Design Challenge: Instructors are opaque about the thinking that leads to success.

Coaching students is hard because we know too much our about subject areas and often too little about the different paths students take to learn them. We’ve all had the experience of asking students to do something alone or in a group that they simply could not do. Usually the problem is that students lack the procedural knowledge necessary to complete a task that is routine to us. As Chris Reddy’s recent Edutopia blog post explains, it’s the “curse of knowledge.” We’ve forgotten the steps to take and the cues needed to navigate the task successfully. We just do it.

By studying students’ work in peer learning, however, we are better able to discern patterns in where and how they struggle (and struggling is part of learning).

When students can’t just do it, it’s easy to blame poor preparation, lack of motivation, ineffective study skills, or poor time management. By studying students’ work in peer learning, however, we are better able to discern patterns in where and how they struggle (and struggling is part of learning).

When we look for reasons why students struggle, we are better positioned to help all students improve. As we watch students do the work, we remember/discover the steps and cues that we have forgotten. Watching their practice attunes us to our own performance, allowing us to better articulate the thinking that goes on between versions of a draft. Debriefing challenges us to understand learners and learning in new ways.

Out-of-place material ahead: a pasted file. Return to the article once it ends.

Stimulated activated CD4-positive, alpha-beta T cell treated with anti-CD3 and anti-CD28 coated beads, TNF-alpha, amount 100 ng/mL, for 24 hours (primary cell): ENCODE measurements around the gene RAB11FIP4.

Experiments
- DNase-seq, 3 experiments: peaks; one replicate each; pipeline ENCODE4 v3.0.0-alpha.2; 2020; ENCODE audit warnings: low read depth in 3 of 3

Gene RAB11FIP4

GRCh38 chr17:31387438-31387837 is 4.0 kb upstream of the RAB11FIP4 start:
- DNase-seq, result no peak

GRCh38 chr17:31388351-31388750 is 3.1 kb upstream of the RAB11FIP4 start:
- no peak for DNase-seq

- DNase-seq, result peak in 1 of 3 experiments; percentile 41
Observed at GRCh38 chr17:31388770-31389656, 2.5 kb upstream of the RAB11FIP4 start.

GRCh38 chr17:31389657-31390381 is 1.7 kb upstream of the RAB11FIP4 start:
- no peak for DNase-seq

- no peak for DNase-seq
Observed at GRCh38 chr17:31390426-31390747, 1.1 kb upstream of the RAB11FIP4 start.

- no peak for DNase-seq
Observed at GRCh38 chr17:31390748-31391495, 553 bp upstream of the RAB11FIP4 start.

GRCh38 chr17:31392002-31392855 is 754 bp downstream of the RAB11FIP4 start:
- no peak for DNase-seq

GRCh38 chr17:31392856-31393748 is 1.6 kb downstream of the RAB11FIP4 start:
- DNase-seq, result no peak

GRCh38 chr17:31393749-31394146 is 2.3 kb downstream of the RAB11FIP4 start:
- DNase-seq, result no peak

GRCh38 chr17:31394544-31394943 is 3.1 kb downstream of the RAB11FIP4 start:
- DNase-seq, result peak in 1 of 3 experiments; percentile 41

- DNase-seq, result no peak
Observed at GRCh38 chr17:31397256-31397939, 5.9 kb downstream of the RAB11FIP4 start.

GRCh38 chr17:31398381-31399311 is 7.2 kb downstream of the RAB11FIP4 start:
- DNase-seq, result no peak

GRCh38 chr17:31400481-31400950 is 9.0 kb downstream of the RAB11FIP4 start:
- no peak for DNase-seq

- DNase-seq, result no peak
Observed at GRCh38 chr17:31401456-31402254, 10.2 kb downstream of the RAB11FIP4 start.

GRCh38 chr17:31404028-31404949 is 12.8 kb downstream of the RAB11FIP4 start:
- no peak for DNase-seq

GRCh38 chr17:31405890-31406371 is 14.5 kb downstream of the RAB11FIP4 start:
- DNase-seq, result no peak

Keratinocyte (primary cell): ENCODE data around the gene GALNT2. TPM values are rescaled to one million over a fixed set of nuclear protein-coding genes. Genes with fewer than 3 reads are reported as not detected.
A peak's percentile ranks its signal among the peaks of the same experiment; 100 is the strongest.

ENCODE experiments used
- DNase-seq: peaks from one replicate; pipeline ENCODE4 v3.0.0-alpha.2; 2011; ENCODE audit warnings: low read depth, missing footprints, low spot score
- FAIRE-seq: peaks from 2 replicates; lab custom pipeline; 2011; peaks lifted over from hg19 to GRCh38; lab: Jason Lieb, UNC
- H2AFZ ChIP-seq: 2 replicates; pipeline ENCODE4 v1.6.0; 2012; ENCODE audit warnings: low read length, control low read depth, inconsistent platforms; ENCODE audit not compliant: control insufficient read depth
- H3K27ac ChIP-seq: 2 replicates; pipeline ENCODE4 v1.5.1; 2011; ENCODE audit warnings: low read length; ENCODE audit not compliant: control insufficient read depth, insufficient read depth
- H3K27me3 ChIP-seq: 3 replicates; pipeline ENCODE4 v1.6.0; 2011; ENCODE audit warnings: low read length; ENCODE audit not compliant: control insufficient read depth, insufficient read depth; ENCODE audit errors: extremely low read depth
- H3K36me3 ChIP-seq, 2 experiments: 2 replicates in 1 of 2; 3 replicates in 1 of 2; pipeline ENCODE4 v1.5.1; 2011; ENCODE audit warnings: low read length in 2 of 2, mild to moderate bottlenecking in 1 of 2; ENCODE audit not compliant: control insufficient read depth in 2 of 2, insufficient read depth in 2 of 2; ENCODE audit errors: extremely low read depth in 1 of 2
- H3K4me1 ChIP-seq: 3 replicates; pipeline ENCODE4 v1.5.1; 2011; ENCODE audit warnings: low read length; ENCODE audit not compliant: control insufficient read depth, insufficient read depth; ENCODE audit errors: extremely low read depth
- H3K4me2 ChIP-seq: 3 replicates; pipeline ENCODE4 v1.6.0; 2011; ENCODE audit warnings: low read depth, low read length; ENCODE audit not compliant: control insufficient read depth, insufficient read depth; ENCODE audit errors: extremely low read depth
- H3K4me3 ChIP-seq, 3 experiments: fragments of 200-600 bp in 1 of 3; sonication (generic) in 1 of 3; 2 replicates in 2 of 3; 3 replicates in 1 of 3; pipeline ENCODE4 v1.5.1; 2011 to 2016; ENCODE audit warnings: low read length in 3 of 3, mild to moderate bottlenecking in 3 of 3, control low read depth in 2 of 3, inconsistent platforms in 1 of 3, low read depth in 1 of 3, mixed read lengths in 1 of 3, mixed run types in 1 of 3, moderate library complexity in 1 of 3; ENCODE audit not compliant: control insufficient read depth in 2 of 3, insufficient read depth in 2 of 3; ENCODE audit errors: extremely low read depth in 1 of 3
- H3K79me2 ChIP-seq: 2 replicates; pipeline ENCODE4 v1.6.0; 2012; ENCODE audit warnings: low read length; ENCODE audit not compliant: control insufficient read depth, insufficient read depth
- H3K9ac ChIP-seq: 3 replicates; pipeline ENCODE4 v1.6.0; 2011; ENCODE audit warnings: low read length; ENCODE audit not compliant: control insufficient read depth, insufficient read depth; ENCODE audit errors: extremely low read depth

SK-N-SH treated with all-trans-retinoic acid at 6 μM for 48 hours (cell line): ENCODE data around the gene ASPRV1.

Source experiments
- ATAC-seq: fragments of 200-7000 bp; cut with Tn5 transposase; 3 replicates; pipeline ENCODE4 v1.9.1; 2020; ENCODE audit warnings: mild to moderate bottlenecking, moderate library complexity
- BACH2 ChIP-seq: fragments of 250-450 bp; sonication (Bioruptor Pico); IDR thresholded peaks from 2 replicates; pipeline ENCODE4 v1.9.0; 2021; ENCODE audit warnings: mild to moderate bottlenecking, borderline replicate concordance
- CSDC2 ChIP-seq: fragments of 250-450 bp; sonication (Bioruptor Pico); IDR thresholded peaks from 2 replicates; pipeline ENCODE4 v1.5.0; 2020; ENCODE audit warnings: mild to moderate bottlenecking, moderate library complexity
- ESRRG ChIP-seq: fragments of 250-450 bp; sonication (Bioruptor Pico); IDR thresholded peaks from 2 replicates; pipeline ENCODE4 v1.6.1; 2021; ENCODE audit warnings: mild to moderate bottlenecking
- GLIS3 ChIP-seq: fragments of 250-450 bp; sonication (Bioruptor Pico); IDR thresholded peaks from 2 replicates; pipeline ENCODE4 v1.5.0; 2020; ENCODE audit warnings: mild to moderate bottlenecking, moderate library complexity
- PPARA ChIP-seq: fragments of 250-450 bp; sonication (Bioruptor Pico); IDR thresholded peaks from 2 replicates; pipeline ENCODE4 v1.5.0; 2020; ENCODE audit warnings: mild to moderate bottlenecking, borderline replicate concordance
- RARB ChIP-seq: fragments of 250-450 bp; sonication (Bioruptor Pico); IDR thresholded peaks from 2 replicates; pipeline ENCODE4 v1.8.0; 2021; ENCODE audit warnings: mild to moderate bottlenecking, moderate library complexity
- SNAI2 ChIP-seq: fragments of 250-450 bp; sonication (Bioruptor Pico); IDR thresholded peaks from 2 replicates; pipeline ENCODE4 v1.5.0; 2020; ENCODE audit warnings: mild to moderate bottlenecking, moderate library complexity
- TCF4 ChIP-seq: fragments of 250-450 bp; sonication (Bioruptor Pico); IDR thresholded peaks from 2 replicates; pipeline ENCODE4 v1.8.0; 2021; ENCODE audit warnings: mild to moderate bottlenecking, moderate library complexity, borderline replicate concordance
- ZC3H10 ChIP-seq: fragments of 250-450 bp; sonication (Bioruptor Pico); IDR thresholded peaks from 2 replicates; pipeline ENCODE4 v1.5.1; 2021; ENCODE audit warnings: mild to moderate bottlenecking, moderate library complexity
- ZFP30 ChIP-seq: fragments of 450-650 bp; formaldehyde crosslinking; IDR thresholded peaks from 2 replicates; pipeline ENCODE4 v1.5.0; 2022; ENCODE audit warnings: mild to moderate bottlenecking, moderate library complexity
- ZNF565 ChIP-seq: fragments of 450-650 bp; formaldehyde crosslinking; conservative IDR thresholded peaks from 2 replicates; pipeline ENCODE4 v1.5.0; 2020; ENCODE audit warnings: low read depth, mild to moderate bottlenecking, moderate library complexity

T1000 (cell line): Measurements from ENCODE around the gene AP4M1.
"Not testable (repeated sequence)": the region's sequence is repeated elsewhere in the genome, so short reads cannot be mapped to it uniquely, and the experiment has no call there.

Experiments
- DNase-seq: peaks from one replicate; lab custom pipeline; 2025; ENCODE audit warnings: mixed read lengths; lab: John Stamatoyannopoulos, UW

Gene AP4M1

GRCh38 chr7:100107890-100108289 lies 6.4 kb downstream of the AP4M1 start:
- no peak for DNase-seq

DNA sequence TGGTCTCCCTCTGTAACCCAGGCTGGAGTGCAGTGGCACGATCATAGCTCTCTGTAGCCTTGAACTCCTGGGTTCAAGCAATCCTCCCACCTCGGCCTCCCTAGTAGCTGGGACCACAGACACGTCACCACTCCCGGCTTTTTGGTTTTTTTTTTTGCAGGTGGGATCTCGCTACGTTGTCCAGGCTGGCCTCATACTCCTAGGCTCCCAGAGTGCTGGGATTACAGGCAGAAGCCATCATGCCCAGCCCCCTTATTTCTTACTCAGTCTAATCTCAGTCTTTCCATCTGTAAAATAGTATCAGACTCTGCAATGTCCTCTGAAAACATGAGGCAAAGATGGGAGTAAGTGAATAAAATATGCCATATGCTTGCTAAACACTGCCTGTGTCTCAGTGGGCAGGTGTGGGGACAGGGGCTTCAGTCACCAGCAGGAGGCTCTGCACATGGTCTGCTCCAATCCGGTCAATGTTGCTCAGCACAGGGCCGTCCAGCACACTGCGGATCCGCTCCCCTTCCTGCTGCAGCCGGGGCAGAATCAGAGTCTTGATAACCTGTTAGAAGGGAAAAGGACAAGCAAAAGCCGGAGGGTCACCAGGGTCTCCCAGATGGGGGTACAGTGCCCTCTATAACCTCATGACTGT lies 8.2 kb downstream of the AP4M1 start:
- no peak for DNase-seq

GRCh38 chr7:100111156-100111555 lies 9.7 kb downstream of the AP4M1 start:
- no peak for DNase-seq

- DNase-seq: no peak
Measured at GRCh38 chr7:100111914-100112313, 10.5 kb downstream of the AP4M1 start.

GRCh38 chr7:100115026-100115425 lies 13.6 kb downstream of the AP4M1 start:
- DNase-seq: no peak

Design Opportunity: Debriefing supports cognitive apprenticeship.

Articulating what students should think and do after a peer learning activity is critical. Remember that the task of reading others’ work and receiving feedback can be overwhelming. Given that cognitive load, it is hard for students to know how to make decisions:

  • Do you make the easy changes first or last?
  • How do you resolve contradictory feedback?
  • What if you disagree with the feedback?
  • How do you figure out what a reviewer meant?
  • What if you didn’t get any feedback you want to use?
  • Can you start over if your draft is way off track?

If instructors don’t help them work through these decisions, students are very likely to set the feedback aside and revise very little. To make peer learning powerful, instructors must lead students through the decision-making process that helps them turn feedback into a revision.